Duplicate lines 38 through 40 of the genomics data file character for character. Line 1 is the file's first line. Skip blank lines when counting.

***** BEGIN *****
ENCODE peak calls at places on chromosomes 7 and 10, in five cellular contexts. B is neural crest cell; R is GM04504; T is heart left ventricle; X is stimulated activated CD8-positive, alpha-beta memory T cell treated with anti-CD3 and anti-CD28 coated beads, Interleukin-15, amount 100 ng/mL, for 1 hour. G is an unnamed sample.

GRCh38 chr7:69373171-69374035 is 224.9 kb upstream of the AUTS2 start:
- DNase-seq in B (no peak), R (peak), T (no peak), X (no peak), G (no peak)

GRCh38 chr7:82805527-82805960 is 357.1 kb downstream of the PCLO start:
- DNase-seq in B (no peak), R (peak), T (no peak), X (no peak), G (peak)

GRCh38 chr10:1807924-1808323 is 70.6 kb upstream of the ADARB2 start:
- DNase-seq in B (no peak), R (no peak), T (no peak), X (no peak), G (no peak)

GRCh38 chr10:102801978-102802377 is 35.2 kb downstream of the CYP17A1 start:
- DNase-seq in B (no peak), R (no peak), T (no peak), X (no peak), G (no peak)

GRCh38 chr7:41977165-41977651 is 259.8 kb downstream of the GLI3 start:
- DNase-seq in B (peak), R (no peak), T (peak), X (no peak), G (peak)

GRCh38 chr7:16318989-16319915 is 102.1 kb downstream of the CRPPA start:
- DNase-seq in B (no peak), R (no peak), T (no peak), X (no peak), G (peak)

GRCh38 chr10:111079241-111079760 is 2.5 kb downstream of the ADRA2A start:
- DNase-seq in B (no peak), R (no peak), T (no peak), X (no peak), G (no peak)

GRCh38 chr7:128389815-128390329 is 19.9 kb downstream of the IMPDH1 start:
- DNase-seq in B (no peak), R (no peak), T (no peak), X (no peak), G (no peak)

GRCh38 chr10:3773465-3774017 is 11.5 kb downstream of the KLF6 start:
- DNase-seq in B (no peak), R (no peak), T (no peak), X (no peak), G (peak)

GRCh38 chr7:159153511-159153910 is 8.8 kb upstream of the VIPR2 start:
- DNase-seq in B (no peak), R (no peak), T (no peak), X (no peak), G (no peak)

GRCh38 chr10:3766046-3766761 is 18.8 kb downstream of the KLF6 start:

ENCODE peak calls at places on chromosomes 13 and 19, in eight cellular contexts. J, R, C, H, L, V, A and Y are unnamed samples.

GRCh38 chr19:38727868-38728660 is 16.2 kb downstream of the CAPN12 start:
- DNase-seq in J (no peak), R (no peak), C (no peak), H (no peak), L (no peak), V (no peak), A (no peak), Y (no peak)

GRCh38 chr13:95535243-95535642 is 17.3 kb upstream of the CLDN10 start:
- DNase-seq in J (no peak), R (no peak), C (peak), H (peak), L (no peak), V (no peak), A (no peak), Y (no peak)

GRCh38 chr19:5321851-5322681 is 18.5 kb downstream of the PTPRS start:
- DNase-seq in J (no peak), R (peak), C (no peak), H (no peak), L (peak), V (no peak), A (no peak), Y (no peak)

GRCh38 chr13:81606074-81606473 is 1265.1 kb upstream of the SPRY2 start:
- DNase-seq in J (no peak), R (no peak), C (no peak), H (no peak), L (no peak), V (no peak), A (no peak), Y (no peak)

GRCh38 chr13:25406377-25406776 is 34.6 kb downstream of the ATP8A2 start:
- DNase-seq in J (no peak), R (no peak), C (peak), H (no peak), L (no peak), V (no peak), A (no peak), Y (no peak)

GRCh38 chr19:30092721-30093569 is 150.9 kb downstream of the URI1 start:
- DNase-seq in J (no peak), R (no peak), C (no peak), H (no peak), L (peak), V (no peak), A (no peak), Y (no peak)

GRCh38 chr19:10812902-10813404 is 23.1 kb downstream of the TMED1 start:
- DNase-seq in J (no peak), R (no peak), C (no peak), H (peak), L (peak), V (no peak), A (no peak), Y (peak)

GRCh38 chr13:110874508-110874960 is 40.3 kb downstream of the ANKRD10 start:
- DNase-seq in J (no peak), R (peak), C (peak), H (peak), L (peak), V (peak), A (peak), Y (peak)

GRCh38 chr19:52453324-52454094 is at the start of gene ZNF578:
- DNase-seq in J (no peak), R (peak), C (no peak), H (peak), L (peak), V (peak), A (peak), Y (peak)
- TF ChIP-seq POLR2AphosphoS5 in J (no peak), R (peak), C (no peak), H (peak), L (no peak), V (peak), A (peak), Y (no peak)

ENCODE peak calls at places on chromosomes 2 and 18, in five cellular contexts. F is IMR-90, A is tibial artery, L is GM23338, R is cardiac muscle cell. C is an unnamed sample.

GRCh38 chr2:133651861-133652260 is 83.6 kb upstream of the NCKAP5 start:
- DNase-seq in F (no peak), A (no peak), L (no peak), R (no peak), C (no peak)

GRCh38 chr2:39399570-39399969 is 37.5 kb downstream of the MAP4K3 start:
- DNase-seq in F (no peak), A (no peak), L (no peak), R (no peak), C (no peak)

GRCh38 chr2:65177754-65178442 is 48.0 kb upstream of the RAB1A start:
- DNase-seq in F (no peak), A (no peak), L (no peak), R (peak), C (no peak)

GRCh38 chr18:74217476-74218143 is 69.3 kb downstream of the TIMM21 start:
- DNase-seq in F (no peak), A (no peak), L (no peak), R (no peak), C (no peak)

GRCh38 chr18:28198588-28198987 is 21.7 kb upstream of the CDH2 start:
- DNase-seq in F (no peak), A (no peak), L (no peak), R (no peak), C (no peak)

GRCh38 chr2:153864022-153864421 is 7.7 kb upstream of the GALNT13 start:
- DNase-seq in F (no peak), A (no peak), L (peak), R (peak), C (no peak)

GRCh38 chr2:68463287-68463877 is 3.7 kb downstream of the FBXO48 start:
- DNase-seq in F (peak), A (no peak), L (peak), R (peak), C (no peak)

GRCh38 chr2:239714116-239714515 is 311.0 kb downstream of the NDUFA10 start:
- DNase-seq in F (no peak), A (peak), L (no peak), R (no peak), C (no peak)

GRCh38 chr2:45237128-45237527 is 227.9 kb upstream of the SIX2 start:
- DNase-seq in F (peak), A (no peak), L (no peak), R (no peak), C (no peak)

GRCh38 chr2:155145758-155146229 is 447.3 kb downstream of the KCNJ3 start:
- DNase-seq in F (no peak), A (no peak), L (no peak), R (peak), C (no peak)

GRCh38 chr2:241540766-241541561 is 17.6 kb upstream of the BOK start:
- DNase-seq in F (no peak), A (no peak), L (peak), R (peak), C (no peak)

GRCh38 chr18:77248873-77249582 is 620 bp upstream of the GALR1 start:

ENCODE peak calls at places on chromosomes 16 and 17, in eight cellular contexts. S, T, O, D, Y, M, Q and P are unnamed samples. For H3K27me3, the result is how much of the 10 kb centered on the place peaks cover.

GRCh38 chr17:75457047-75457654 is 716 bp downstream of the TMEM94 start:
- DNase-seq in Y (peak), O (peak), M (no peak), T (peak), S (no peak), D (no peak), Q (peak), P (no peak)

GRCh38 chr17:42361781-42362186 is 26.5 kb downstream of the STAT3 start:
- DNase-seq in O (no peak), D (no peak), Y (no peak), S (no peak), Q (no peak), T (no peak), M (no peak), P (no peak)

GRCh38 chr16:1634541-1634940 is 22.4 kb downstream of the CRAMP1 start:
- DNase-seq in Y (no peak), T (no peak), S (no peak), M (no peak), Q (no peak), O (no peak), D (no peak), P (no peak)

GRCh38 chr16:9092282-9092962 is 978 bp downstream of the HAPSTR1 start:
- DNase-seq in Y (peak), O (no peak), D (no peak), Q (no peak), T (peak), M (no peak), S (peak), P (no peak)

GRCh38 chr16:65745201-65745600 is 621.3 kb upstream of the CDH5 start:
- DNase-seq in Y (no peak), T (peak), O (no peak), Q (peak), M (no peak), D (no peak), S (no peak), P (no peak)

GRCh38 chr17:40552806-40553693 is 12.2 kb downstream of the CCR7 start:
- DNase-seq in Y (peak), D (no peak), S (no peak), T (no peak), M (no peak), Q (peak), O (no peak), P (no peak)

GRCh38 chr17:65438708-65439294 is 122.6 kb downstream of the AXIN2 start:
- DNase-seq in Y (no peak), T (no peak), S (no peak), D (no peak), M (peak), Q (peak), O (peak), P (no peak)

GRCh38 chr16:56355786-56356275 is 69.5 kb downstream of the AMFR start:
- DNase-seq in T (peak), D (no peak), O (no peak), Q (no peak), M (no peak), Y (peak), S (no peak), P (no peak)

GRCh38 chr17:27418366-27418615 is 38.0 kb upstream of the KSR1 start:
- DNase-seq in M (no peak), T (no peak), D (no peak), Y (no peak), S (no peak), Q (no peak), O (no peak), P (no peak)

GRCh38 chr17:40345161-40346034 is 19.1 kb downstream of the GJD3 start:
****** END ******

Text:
GRCh38 chr13:110874508-110874960 is 40.3 kb downstream of the ANKRD10 start:
- DNase-seq in J (no peak), R (peak), C (peak), H (peak), L (peak), V (peak), A (peak), Y (peak)

GRCh38 chr19:52453324-52454094 is at the start of gene ZNF578: